Donald Gorrie

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Donald Gorrie
Member of the Scottish Parliament
for Central Scotland
In office
6 May 1999 – 2 April 2007
Preceded by New Parliament
Succeeded by Hugh O'Donnell
Member of Parliament
for Edinburgh West
In office
1 May 1997 – 7 June 2001
Preceded by Lord James Douglas-Hamilton
Succeeded by John Barrett
Personal details
Born Donald Cameron Easterbrook Gorrie
(1933-04-02)2 April 1933
Died 25 August 2012(2012-08-25) (aged 79)
Nationality British
Political party Liberal Democrat
Spouse(s) Astrid Gorrie

Donald Cameron Easterbrook Gorrie[1] (2 April 1933 – 25 August 2012[2]) was a Scottish Liberal Democrat politician, and former Member of the Scottish Parliament for Central Scotland Region. He was also a member of parliament from 1997 until 2001, representing Edinburgh West.

Personal life[edit]

A former athlete, Donald Gorrie held the record for the 880 yards in his youth[citation needed]. He was married to Astrid and had two sons and a number of grandchildren.

His son Robert Gorrie was a Liberal Democrat councillor in Haringey, London, 2006–2014 and was Leader of the Opposition 2008–2011. He also stood for the Scottish Parliament seat of Airdrie and Shotts in the 2007 Scottish elections.

Early career[edit]

After starting his professional career as a schoolteacher, he was Secretary of the Scottish Liberal Party, before becoming an Edinburgh City councillor in 1971. He remained a member of Edinburgh Council until its dissolution in 1976, when he became a member of Lothian Regional Council 1976–96, Edinburgh District Council 1978–96 and the new Edinburgh City Council 1995–97. During this time he stood for election to Westminster in the Edinburgh West constituency four times before finally winning it and becoming the area's MP in 1997.

Scottish Parliament[edit]

But his lifelong passion in politics was to see the establishment of a Scottish Parliament, and sit as a Member of it. So when the Scottish Parliament was established by the referendum of 1997, he announced he would retire from Westminster after just one term as an MP to stand for the new Scottish Parliament. He was therefore elected in 1999, as Liberal Democrat MSP for the Central Scotland region (retiring from Westminster at the next General Election in 2001).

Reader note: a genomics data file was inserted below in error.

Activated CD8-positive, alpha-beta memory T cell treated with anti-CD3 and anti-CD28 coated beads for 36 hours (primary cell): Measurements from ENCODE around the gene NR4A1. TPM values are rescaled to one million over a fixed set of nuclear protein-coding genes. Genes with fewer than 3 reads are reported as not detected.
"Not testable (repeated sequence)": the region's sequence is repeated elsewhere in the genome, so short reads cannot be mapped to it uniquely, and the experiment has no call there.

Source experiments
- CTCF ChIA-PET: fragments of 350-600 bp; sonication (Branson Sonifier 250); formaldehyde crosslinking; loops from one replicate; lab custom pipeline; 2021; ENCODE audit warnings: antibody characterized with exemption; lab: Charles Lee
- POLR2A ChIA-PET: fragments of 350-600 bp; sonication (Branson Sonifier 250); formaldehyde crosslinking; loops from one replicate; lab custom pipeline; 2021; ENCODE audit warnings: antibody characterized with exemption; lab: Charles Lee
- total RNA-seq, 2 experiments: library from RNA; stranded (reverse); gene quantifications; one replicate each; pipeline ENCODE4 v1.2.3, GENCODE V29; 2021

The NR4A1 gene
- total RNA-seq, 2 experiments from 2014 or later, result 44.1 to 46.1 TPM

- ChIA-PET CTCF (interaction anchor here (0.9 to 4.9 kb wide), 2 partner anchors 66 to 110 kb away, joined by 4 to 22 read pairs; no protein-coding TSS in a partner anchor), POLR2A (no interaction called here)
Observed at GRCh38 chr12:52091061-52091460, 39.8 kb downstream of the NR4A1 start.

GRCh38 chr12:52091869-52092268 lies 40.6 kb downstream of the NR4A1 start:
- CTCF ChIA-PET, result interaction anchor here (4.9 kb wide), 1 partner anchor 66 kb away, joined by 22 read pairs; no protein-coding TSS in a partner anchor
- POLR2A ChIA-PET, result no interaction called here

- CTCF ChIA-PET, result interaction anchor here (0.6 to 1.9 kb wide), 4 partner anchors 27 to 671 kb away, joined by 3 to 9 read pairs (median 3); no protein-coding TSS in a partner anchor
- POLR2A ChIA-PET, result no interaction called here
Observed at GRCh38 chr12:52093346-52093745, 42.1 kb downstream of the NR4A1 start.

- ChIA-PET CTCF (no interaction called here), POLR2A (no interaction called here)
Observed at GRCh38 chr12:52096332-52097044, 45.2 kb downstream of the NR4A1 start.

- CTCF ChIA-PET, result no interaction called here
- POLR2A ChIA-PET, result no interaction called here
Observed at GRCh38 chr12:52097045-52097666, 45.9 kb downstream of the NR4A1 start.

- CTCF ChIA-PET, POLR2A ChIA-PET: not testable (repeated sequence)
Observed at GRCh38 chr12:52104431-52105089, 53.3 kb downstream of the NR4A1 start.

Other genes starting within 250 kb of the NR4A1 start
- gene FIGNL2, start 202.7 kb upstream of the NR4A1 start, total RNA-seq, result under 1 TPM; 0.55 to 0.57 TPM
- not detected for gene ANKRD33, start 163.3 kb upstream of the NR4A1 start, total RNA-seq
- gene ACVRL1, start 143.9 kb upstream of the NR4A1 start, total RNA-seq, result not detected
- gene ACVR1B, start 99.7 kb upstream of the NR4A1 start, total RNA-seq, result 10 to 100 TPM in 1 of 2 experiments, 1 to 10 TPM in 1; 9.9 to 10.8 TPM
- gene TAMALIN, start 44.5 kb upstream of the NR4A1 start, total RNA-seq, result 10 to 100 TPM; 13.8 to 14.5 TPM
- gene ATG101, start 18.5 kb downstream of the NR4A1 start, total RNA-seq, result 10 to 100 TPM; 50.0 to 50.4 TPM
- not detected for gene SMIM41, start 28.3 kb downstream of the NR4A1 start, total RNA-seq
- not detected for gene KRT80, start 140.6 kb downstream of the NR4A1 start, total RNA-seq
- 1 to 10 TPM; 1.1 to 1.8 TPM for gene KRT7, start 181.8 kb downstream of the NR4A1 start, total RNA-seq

A feisty and independent-minded politician, he was always fiercely loyal to his liberal instincts, and had a particular mistrust of the Labour Party, which he saw as centralist and corrupt. He was firmly on the radical left of the Liberal Democrats, believing in full-scale political reform and significant increases in spending on public services. This put him at odds with the more cautious Liberal Democrat party leadership at the time, and he was often seen as a renegade member of the 'awkward squad,' for example in his implacable opposition to the coalition with the Labour Party formed after the 1999 elections (he was one of only three of his party's MSPs to vote against it).

Gorrie disliked his characterisation as a rebel, pointing to the fact that (unlike the pro-coalition MSPs) he was merely sticking to the Liberal Democrats' manifesto commitments.

Second term[edit]

As time passed, and particularly after he was re-elected for a second term as MSP in 2003, he mellowed, however, and – confined to the backbenches with no hope of ministerial appointment – he concentrated on campaigning on a number of particular themes which interested him. His boldness and eye for publicity endeared him to a media corps that was often starved of stories by the cautious and tightly-controlled party machines that operated at Holyrood, and he became associated with a number of individual causes, like the spiralling cost and mismanagement of the Holyrood building project, and later his campaign against the sectarianism that plagued Scottish society. Though controversial at first, this latter campaign raised the profile of the issue until eventually it was taken up by First Minister Jack McConnell, who instigated a series of legislative attempts to deal with the issue.

Disliked by some (mainly those in what he would term 'the establishment') for the uncompromising stances he has taken, Donald Gorrie is nevertheless widely respected for his consistency of principle and his long record of service to liberal politics and public life in general.[citation needed] He retired from the Scottish Parliament at the 2007 elections. He upset the party leadership in during the campaign by saying the Lib Dems should 'never say never' to an independence referendum – as that would resign them to another coalition with the Labour Party.[3]


  1. ^ "Who's Who". Retrieved 26 August 2012. 
  2. ^ "BBC News – Former Liberal Democrat MSP Donald Gorrie dies aged 79". Retrieved 26 August 2012. 
  3. ^ "UK | Scotland | Lib Dems warned not to shun SNP". BBC News. 19 April 2007. Retrieved 26 August 2012. 

External links[edit]

Parliament of the United Kingdom
Preceded by
Lord James Douglas-Hamilton
Member of Parliament for Edinburgh West
Succeeded by
John Barrett